For more than 550,000 patients annually diagnosed with head and neck cancers worldwide, severe loss of salivary gland function (xerostomia) is an unavoidable outcome of radiation therapy. There are presently no reliable and safe pharmacologic treatments for the resolution or prevention of radiation-induced xerostomia. Efforts to study radiosensitivity to discover effective radioprotective and regenerative strategies have been hampered by the inability to culture salivary gland mimetics in vitro, due to loss of secretory acinar cell phenotype. The principal milestone of this proposal is to engineer functional human salivary gland tissue chips to overcome this obstacle. Our labs have pioneered the use of hydrogel encapsulation to culture salivary gland cells in vitro. We have successfully demonstrated salivary gland cell survival up to 1 month post- encapsulation. Furthermore, cells organize into structures with apicobasal polarity and express secretory acinar markers, including Mist1. Although these data are promising, secretory marker expression is reduced compared to the native gland. Furthermore, the macroscale nature of hydrogels precludes their high- throughput use. Thus, we will utilize our microbubble (MB) array technology as a high-throughput, modular platform for the tissue chips. MBs are micron-scale spherical cavities molded in polydimethylsiloxane (PDMS). MBs have the advantage of length scales and curvatures similar to the secretory acinar unit of glands, providing a niche that promotes cell-cell contact and the concentration autocrine and paracrine factors that have been shown to enhance tissue assembly. Furthermore, MBs can be integrated with other microphysiological systems such as endothelial, nerve, and immune system chips. During the UG3 phase of this project, the go/no-go criteria will be the use of the MB platform to develop human gland tissue mimetics capable of long-term secretory function. Specifically for UG3, Aim 1 will use genetically labeled mouse acinar and duct cells to identify culture characteristics that maximize gland tissue mimetic function. Acinar and duct cell seeding ratios and densities will be varied in ?blank?, extracellular matrix protein-functionalized, and in hydrogels all within MBs.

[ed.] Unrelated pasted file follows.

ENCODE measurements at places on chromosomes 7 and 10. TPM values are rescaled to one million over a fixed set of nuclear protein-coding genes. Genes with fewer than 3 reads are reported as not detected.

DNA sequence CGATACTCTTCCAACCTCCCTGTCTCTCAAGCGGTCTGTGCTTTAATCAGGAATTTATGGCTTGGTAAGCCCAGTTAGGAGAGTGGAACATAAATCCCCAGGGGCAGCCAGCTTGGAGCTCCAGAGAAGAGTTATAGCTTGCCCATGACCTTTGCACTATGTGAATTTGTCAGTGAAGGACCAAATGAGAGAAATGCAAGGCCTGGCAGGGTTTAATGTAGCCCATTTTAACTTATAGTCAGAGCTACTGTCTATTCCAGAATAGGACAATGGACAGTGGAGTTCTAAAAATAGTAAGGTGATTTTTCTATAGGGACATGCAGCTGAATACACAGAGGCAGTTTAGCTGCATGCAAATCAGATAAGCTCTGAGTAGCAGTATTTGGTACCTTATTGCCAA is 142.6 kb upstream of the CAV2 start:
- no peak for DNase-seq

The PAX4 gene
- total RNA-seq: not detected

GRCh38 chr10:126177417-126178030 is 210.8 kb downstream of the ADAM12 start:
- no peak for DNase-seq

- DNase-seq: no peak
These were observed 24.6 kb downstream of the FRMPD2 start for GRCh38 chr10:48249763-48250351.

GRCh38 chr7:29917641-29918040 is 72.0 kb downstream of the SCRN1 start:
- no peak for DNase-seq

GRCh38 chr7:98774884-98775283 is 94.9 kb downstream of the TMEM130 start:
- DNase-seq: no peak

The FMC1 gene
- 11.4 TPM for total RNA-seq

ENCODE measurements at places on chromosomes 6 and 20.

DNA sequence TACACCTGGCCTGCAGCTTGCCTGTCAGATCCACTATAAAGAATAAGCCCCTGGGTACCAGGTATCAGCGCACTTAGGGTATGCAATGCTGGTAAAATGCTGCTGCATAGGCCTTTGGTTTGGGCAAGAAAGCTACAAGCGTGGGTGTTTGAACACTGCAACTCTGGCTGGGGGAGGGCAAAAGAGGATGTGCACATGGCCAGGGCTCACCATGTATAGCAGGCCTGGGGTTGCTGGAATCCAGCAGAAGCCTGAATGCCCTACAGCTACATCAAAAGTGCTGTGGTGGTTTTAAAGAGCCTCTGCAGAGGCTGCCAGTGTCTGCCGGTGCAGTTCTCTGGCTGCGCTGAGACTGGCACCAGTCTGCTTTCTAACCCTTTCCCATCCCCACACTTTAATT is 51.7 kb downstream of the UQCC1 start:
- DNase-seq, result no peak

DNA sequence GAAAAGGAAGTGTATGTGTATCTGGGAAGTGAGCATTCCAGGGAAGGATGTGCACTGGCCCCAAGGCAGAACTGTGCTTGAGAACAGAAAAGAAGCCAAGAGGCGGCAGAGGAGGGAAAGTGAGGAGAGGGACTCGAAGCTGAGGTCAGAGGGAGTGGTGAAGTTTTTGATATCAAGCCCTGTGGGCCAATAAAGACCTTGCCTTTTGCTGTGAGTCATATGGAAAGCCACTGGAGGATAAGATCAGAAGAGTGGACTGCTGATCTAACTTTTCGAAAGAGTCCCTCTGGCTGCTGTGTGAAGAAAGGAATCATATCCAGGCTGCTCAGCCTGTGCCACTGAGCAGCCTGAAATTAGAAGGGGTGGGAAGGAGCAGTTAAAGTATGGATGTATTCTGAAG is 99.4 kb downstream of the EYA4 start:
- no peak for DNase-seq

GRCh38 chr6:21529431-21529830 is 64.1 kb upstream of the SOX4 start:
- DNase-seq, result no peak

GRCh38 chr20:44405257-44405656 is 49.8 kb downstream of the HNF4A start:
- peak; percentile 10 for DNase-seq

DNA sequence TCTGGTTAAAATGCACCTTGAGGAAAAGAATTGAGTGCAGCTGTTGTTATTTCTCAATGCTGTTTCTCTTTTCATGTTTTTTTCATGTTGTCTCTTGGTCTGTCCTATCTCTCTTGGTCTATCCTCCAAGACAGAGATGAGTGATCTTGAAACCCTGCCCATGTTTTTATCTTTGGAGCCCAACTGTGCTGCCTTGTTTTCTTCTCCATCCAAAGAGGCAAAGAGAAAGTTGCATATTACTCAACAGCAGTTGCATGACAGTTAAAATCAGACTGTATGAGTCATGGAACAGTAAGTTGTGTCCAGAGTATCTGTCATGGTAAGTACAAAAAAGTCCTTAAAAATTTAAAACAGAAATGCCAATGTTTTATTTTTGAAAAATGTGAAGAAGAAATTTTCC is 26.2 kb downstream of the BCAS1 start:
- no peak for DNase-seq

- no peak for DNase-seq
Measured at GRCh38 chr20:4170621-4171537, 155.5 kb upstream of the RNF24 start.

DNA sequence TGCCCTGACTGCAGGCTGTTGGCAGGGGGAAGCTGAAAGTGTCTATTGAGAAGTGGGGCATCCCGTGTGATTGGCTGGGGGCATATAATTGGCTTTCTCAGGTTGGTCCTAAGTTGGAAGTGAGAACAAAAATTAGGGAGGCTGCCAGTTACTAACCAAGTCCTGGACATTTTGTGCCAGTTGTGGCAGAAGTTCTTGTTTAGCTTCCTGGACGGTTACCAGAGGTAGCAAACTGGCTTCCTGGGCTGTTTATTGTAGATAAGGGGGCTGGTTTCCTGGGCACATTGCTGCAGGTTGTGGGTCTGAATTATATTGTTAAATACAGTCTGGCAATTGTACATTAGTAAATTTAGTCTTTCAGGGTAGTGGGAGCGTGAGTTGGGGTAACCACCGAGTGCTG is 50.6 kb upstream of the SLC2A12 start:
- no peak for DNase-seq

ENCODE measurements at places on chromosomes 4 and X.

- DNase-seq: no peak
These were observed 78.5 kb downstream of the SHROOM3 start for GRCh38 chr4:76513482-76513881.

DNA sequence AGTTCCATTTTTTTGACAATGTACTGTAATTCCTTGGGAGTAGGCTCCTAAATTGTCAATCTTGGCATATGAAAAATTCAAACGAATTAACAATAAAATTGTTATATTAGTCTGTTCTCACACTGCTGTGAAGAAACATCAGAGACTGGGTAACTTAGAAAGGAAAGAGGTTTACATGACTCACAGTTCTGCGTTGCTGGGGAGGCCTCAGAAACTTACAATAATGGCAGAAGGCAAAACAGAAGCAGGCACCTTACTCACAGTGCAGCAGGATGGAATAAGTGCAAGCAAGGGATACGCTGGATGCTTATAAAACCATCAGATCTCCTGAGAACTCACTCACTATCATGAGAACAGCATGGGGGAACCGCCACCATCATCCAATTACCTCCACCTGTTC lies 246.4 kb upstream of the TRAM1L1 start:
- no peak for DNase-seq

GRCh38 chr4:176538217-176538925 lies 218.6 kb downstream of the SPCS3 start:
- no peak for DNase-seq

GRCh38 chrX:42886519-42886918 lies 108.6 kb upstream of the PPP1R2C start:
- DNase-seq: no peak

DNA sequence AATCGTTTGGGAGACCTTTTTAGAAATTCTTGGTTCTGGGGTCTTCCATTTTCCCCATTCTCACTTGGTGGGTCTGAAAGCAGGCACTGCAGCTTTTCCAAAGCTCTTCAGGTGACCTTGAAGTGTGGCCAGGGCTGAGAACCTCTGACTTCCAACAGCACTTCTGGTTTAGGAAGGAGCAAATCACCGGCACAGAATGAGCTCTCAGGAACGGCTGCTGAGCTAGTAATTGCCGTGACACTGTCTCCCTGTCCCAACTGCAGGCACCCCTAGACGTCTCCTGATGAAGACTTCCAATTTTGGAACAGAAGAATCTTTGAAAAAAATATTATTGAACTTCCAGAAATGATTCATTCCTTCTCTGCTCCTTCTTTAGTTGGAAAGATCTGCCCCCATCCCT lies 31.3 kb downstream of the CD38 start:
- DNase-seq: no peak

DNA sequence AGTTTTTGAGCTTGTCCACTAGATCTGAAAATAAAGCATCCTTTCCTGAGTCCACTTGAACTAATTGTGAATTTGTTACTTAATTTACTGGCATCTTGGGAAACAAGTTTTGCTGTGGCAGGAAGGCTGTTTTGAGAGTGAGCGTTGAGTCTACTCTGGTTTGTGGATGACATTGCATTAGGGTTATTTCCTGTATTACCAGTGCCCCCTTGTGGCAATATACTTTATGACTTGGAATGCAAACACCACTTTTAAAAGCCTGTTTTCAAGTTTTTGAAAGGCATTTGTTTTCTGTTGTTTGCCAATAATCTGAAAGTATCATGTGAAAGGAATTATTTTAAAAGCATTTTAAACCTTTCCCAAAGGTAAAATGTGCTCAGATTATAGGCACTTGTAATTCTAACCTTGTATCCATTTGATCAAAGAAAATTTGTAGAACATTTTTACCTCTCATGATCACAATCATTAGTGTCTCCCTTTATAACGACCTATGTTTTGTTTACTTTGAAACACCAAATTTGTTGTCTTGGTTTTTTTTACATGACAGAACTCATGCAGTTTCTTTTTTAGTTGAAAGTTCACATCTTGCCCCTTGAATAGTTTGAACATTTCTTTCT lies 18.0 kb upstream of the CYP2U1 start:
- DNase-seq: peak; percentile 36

Aim 2 (UG3) will validate the ability of human salivary gland cells to cellularly organize and maintain function in our previously developed macrogels and in within hydrogels in MBs, similarly to mouse cells in Aim 1. Our goal is to demonstrate functional human gland mimetic development in MB arrays by end of UG3. If successful, the UH3 phase will investigate hydrogel microenvironmental cues to further promote gland mimetic organization and function. Finally, Aim 3 will demonstrate the utility of gland mimetics by screening FDA-approved drugs to identify effective radioprotective agents. These compounds will be retroductally injected into mice to validate radioprotective potential. Successful development of salivary tissue chips will be transformative; by enabling in vitro analysis of functional gland mimetics, our ability to pursue therapeutic strategies, radioprotective and regenerative, will be dramatically improved.!
Over 550,000 patients worldwide are diagnosed with head and neck cancers every year and many will develop permanent xerostomia, or dry mouth, due to salivary gland damage from radiation therapy. Primary salivary gland cells rapidly lose function ex vivo, which has hampered efforts to discover and develop new radioprotective strategies. This proposal will develop a 3D engineered, high-throughput culture platform to promote the development of functional human salivary gland mimetics. The platform utility will be demonstrated by high throughput screening for new radioprotective compounds, which will be validated in murine radiation damage models.
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